A CookBook Recipes & Other Stuff or How to Keep the Kids from Developing Beriberi After They've Moved Away From Home

Thursday, January 01, 2009

Apple Pie

As easy as apple pie? Not really.

I made one last night - and it is really quite good - however, apple pies have this weird tendency to separate from the top crust - as the apples cook, they shrink - so if you pile the apples up way high before it's baked, you end up with an inch of apples and a large attic above between the apples and the crust. Elise at Simply Recipes has an answer for this - she has a lot of good ideas - this one was obvious, but most good ideas are simple!

The answer is to cook the apples in advance - since they will already be shrunken, they won't shrink further and the pie will come out as expected! It should work for any recipe - I will try it next time I make apple pie!

1 pie crust for double pie

5 pounds of apples (mostly cooking apples - Granny Smith, Golden Delicious), peeled, cored and sliced

1/2 cup sugar

1/4 cup brown sugar

3 Tablespoons flour - maybe

1 tsp cinnamon

1 tsp lemon juice (instead of lemon juice you could use a tablespoon of brandy or a tsp of vanilla)

a bit of lemon zest from above lemon

2 tablespoons butter

Mix the sugars and spices together with the lemon zest

Add apples.

Transfer apples to a large, thick-bottomed covered pan or Dutch oven and cook, covered, over medium heat, stirring frequently, until apples are just tender when poked with a fork, but still hold their shape - about 15 to 20 minutes -

But not so long for the apples to turn into applesauce!

Put the apples in a colander over a bowl to drain excess liquid.

Drain off as much juice as possible.

Let the apples cool, then place in the bottom crust.

Sprinkle with lemon juice and dot with the butter.

Put on the top crust, cut venting slits - so crust won't be soggy and bake at 450F about 15 minutes - on a baking sheet.

Reduce heat to 375F for another 30 minutes or until the crust is brown and the filling bubbling through the vents.

As you can see, apple pies are variable - not to be repetitive - but all cooking is creative. Try a very little bit of cloves, allspice, ginger. The main difference in this pie is the precooking of the apples - the rest is open to negotiation!

Irish Oatmeal

I never liked oatmeal - it was too gluey - kinda like wallpaper paste! But Irish oatmeal is quite another story - it is more like eating rice pudding for breakfast! and the leftovers (this amount of oats makes about 3-4 cups) can be nuked the next day with a little milk and it's even better.

You'll notice I use much less water than is usually called for with Irish oatmeal - I like it a little chewy and not so gloppy - but if it gets dry - you can add a bit of milk before eating - or cream - even better!

2 1/2 cups water

A pinch of salt

1 cup Irish/Steel cut oats

a bit of sugar or honey

fruit - whatever - about 1/2 cup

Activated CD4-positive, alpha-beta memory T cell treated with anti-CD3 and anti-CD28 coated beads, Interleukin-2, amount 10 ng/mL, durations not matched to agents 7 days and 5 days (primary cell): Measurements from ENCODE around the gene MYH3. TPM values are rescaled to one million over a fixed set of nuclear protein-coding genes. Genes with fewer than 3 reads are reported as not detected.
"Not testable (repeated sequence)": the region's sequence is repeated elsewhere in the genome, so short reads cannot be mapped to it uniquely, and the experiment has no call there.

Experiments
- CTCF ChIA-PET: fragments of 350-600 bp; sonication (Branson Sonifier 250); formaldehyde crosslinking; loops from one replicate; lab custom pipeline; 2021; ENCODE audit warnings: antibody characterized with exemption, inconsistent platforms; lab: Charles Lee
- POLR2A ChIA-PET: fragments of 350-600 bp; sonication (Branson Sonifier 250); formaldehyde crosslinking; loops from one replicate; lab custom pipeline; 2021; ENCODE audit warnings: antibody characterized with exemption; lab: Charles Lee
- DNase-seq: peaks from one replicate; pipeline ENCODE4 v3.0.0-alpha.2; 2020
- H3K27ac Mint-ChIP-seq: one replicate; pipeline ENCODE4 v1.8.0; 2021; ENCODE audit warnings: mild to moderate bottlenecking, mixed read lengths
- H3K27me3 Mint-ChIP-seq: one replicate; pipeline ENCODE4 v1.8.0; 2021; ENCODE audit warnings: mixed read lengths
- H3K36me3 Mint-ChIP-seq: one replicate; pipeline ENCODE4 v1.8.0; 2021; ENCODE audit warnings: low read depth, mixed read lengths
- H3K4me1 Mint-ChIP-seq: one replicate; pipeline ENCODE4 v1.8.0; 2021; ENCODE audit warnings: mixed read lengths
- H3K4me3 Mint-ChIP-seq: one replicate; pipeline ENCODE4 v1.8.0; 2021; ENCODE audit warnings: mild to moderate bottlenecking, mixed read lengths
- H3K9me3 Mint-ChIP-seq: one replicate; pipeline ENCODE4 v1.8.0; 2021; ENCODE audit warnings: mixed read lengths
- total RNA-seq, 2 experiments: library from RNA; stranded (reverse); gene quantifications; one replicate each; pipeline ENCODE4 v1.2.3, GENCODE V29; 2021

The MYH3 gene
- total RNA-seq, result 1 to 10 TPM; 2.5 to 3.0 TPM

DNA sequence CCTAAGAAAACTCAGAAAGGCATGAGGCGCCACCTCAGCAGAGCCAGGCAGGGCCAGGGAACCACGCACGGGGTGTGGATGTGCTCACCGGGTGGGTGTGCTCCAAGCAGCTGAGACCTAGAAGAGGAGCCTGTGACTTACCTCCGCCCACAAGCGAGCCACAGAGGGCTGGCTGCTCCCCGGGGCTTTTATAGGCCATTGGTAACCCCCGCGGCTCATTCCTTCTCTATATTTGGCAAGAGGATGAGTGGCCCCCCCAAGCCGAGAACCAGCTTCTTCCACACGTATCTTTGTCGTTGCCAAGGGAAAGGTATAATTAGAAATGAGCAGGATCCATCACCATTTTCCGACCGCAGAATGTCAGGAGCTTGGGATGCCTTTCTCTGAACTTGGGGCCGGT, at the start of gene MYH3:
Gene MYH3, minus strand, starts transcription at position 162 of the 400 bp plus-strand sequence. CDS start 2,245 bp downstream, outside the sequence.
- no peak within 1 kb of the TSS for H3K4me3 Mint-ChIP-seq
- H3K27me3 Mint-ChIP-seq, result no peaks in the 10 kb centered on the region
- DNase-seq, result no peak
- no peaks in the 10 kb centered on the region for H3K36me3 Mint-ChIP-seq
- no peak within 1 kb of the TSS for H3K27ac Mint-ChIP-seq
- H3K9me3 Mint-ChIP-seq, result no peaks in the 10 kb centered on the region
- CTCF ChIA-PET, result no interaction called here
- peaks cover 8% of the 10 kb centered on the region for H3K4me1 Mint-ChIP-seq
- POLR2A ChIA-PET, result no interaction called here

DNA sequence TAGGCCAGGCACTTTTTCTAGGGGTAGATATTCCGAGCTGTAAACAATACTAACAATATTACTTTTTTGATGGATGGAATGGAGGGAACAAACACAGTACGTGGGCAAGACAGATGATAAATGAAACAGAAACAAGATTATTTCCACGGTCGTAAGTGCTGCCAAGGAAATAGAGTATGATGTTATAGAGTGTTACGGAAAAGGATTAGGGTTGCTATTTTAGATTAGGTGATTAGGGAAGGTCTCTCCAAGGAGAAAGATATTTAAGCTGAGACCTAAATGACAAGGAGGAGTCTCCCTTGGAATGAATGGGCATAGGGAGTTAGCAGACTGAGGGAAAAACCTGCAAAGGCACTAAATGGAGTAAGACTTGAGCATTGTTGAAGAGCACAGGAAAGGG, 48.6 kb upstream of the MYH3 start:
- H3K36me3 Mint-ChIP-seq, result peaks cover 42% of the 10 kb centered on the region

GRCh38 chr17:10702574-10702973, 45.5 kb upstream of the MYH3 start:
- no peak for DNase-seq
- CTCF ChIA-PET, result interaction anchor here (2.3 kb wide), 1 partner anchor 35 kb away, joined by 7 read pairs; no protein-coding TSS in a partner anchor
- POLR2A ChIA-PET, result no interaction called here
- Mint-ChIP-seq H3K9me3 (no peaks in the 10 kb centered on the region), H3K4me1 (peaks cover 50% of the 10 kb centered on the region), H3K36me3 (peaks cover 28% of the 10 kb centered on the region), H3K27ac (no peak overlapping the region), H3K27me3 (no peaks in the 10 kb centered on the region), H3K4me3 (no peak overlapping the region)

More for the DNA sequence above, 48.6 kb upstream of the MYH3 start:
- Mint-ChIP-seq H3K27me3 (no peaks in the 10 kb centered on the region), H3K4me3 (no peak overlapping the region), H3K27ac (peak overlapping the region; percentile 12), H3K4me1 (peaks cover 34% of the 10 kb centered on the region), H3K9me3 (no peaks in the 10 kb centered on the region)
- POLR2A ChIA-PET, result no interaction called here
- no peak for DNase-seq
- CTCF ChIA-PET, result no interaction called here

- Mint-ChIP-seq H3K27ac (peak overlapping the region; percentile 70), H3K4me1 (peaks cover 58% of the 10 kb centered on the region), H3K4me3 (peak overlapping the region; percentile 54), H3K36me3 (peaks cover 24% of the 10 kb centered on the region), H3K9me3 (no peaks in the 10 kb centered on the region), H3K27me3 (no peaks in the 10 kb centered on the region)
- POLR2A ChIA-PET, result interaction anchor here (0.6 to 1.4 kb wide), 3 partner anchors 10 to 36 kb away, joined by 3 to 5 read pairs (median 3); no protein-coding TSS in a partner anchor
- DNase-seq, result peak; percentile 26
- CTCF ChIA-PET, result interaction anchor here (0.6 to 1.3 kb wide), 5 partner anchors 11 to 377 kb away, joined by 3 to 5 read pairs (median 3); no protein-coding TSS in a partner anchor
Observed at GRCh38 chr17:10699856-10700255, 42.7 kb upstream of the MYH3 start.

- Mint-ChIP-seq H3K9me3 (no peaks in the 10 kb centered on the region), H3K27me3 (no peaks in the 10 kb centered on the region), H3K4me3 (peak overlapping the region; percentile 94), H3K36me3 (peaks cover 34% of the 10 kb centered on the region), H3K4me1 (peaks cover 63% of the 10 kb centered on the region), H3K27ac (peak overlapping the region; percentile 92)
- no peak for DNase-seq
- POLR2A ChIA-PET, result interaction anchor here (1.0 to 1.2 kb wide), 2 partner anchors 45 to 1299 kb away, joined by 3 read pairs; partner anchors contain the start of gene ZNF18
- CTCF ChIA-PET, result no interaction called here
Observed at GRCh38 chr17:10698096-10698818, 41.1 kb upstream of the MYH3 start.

maybe some walnuts? cinnamon? apples?

In a medium saucepan, add water and salt.

Bring to a boil then stir in oats.

You could add raisins now - or other dried fruit - it makes them softer,
Reduce heat to low.

Cover and allow to cook, simmering gently, for 15-20 minutes until grain is tender and water is absorbed.

It is not necessary to stir the oatmeal as it is cooking.

Dish into serving bowl and top with raisins, dates, peaches - whatever.

Serve with half & half or milk in a small pitcher  - or straight from the carton.

Sunday, December 28, 2008

New England Clam and Corn Chowder

I stole this recipe from - I had this craving for a creamy soup after Christmas - and the photo looked so good - and I got to use my brand new pot!

I didn't change very much, left out the rosemary and added the clams and corn at the very end, because they get tough if cooked. I have rosemary now (2016) but of course I also add thyme ... I couldn't find any good parsley, so I did without that as well. I wouldn't add salt til the end, as I do with all soups - it's really hard to fish out extra salt, and very easy to add more. It tastes exactly as I had planned ...

  • 6 thick bacon slices, cut crosswise into 1/2-inch pieces
  • 1 large onion, chopped
  • 2 large carrots, peeled, chopped
  • 1 1/4 teaspoons dried thyme
  • 3 tablespoons all purpose flour
  • 4 cups whole milk
  • 1 8-ounce unpeeled white-skinned potato (I used little red ones - they looked nicer), cut into 1/2-inch cubes
  • 3 6 1/2-ounce cans chopped clams in juice
  • 1 cup canned corn kernels, drained
  • Chopped fresh parsley

  • Cook bacon in large saucepan over medium heat until crisp. Transfer bacon to paper towels to drain.
  • Pour out all but 3 tablespoons drippings from pan.
  • Add next 3 ingredients to pan; sprinkle with salt and pepper.
  • Sauté until vegetables are crisp-tender, about 5 minutes.
  • Sprinkle flour over; stir 1 to 2 minutes.
  • Gradually add milk to pan, stirring constantly.
  • Bring to boil; reduce heat to medium and cook until slightly thickened, stirring often, about 5 minutes.
  • Add potatoes and clam juice. Bring to boil; reduce heat to medium-low and simmer until potatoes are tender, stirring often, about 10 minutes.
  • Add clams and corn. Sprinkle with parsley.
  • Season to taste with salt and pepper.
  • You can sprinkle the bacon bits over the top if you like.